mTOR exists as two distinct complexes within cells, mTORC1 and mTORC2, and these complexes play distinct roles in cell proliferation and survival (17, 19, 20, 30). To determine whether ligation of class I molecules with Abs stimulate the association of mTORC1 (mTOR with raptor) or mTORC2 (mTOR with rictor), quiescent EC were treated with anti-HLA class I mAbs for different periods of time, and the extracts were immunoprecipitated with anti-mTOR Abs. The immunoprecipitates were subsequently analyzed by immunoblotting with anti-rictor, anti-raptor, and anti-mTOR Abs. Anti-class I Abs stimulated mTOR-rictor and mTOR-raptor complex formation as early as 5 min, which peaked at 10 min and declined after 30 min (Fig. 2 C). mTOR complexed with raptor and mTOR complexed with rictor were recovered during a 5–30-min interval following addition of anti-class I Abs. mTOR complex formation was maximal at 10 min following class I ligation. These results demonstrate that binding of anti-HLA Abs to class I Ags on EC transduces signals resulting in the formation of mTORC1 and mTORC2.
siRNA knockdown of mTOR blocks MHC class I induction of the mTOR signaling pathway
We used mTOR siRNA in cultured EC to determine the role of the TOR pathway in class I-mediated phosphorylation of the targets of mTOR that have been implicated in cell proliferation. EC were transfected with control or mTOR siRNA, stimulated with anti-class I Abs for various time points, and the lysates were immunoblotted for proteins involved in the mTOR signaling pathway. As shown in Fig. 3,A, knockdown of mTOR markedly reduced class I-induced phosphoryation of S6K at sites Thr389 and Thr421/Ser424. Knockdown of mTOR also blocked class I-mediated phosphorylation of S6RP at Ser235/236. We next looked at 4E-BP1, a component of the translation machinery, downstream of mTOR. Knockdown of mTOR strikingly inhibited class I-induced phosphoryation of 4E-BP1 at Thr37/46 (Fig. 3 B) compared with EC transfected with nontargeting siRNA.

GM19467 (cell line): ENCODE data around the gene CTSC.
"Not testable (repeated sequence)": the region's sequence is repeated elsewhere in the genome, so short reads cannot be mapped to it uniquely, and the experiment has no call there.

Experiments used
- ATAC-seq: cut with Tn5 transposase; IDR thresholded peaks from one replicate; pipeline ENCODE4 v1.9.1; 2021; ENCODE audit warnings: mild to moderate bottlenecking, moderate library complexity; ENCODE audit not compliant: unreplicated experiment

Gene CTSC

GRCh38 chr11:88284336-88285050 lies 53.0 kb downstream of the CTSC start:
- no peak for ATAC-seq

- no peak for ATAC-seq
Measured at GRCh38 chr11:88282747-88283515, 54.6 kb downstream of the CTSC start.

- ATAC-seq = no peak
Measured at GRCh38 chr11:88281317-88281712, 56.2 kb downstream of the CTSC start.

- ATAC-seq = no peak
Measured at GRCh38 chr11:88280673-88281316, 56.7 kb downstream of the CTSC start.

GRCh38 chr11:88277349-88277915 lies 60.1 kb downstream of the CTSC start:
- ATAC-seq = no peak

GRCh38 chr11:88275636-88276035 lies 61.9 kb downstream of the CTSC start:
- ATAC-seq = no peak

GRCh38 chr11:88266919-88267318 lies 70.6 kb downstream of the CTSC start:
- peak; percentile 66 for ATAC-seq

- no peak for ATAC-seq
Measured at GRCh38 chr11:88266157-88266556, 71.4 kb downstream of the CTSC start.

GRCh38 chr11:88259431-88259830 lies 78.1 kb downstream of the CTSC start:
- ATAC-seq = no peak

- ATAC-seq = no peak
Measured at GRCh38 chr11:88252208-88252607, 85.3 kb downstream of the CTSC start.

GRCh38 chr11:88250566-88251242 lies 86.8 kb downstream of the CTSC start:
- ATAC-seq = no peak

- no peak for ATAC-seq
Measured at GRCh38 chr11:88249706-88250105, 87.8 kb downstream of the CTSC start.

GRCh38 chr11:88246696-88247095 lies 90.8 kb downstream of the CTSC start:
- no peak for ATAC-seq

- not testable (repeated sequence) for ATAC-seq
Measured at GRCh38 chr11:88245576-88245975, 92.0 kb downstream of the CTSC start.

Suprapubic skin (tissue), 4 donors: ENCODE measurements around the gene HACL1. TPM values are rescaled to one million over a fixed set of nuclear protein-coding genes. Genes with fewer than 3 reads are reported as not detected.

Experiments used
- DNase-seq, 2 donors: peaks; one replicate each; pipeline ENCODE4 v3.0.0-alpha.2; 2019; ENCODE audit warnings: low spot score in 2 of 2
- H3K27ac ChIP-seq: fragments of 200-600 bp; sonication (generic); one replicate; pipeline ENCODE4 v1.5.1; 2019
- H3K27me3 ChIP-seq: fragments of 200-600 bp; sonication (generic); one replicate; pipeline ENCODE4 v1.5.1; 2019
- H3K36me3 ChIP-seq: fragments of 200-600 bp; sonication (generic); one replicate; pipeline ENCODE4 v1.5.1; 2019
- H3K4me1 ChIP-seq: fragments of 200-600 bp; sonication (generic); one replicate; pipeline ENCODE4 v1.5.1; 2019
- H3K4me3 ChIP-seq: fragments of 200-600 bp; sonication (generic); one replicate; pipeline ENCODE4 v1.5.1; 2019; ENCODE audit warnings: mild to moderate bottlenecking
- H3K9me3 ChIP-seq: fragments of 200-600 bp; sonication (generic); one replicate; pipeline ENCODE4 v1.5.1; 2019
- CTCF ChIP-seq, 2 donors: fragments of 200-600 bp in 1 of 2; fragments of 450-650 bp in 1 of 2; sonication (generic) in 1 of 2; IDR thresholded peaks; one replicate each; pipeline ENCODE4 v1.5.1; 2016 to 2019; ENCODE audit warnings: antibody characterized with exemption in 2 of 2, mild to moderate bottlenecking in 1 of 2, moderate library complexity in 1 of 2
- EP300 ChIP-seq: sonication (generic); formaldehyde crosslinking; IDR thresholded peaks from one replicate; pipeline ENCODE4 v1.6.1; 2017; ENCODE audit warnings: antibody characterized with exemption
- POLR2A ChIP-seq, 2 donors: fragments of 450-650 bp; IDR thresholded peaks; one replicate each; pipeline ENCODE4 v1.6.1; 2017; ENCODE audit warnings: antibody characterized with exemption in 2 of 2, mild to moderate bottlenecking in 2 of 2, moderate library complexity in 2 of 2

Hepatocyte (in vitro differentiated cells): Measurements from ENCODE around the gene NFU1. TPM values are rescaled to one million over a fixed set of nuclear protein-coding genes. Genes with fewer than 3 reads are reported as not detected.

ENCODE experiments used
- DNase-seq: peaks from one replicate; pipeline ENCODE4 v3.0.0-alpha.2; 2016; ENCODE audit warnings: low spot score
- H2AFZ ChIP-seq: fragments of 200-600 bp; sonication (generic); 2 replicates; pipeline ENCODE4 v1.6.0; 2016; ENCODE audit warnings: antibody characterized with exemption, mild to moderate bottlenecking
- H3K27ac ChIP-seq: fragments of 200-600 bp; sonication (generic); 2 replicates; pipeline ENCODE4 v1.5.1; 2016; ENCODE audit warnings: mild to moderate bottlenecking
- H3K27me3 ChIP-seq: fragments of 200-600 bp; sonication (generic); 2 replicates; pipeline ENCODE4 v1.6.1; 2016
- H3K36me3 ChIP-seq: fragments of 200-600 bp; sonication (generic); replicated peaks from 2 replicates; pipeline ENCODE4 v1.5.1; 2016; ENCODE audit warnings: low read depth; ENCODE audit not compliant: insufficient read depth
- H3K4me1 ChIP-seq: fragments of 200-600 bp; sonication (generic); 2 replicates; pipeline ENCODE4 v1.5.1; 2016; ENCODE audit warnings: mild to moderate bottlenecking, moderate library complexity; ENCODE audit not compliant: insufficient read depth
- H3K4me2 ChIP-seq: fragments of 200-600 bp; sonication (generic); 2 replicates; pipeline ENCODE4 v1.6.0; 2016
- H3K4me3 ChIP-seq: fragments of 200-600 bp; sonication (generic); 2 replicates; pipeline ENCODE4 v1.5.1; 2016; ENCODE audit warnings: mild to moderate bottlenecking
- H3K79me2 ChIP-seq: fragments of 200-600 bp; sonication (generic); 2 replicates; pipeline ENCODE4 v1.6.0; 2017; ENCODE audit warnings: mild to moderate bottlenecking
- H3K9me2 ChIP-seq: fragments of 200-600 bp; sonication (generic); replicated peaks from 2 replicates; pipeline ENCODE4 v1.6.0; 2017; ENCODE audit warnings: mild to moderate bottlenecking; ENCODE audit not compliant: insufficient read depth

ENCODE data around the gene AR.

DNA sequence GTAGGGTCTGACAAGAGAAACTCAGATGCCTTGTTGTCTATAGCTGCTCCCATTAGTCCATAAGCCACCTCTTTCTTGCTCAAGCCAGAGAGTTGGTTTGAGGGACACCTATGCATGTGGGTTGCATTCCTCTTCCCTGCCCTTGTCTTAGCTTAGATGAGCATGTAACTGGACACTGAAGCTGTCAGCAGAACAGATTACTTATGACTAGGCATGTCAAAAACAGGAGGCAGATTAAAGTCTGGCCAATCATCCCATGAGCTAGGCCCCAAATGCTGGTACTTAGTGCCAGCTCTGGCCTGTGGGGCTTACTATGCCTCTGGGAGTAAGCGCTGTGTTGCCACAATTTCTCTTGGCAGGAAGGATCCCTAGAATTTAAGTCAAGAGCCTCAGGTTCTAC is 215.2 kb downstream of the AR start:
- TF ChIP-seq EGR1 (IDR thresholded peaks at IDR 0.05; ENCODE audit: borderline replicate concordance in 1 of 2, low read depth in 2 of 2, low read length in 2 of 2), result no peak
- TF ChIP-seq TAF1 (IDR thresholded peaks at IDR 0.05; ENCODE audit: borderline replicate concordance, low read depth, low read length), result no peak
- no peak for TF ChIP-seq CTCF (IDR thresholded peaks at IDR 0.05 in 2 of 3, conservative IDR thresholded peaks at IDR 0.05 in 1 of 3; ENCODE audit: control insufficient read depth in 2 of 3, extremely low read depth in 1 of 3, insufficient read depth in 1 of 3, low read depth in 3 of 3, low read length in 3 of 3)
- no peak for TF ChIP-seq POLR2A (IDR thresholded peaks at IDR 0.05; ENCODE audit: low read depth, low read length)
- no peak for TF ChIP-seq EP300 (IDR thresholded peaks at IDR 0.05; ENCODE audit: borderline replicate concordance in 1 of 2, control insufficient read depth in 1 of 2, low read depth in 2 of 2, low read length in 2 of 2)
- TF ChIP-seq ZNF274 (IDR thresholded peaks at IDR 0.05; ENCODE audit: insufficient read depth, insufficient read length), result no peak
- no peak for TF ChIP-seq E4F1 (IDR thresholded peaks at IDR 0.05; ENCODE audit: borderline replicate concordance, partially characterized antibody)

siRNA knockdown of rictor blocks Akt phosphorylation at site Ser473
To explore the role of mTOR in class I-mediated cell survival signaling we determined the effect of mTOR knockdown on class I-induced Akt phosphorylation. Treatment of EC transfected with nontargeting siRNA with anti-class I Abs stimulated a time-dependent increase in the phosphorylation of Akt at both sites Ser473 and Thr308 (Fig. 3,C). Transfection of EC with mTOR siRNA impaired class I-mediated Akt phosphorylation at site Ser473. In contrast, Akt site Thr308, which is phosphorylated by PDK1, was not affected (Fig. 3 C). Transfection with mTOR siRNA completely inhibited mTOR protein expression. These data demonstrate that knockdown of mTOR expression blocks class I-induced activation of proteins in the mTOR pathway and establishes mTOR as the upstream kinase to class I-induced Akt at Ser473 phosphorylation.
Emerging data indicate that the adaptor protein rictor complexes with mTOR and functions as an upstream kinase of Akt at Ser473 to regulate the cell survival machinery (21). Furthermore, previous studies have shown that knockdown of rictor protein does not affect mTORC1 or its downstream target S6K (20). To characterize the effects of mTORC2 on MHC class I-induced phosphorylation of Akt at Ser473, we transfected EC with a targeting or nontargeting rictor siRNA and compared the amount of phosphorylated Akt Ser473 following class I stimulation. EC transfected with the rictor siRNA blocked class I-induced Akt phosphorylation at site Ser473 (Fig. 4,A). In contrast, rictor knockdown had no effect on class I-mediated activation of S6K at Thr389, the downstream target of mTORC1 (Fig. 4,A). These data demonstrate that class I-induced phosphorylation of Akt at Ser473 requires mTORC2 assembly. To further demonstrate that mTORC1 is not essential for class I-induced phosphorylation of Akt at Ser473, EC were transfected with raptor or control siRNA for 48 h and then stimulated with anti-HLA class I Abs at various time points. EC transfected with raptor siRNA inhibited class I-induced S6K at Thr389 phosphorylation, whereas class I-induced Akt at Ser473 phosphorylation was not affected (Fig. 4 B). These results establish mTOR as the upstream kinase to MHC class I-induced Akt phosphorylation at Ser473 through mTORC2.
The effect of raptor and rictor siRNA knockdown on MHC class I-induced cell proliferation
To determine the effect of mTOR complex components raptor and rictor on MHC class I-induced cell proliferation, EC were transfected with raptor, rictor, or nontargeting siRNA, labeled with CFSE, and then stimulated with anti-HLA class I Abs. Seventy-two hours later, cells were harvested and analyzed by flow cytometry for decreased intracellular fluorescence as an indicator of cell proliferation. Ligation of MHC class I by W6/32 stimulated increased cell proliferation in EC transfected with nontargeting control siRNA compared with control siRNA alone (Fig. 4, C and D). siRNA knockdown of raptor completely inhibited class I-induced cell proliferation compared with EC transfected with control siRNA (Fig. 4, D and F). Transfection with rictor siRNA also inhibited MHC class I-induced cell proliferation by 60% compared with EC transfected with control siRNA (Fig. 4, C and E). These data provide evidence showing mTOR-raptor and mTOR-rictor are in involved in MHC class I-induced cell proliferation.
Rapamycin inhibits class I-induced phosphorylation of Akt at site Ser473 and expression of Bcl-2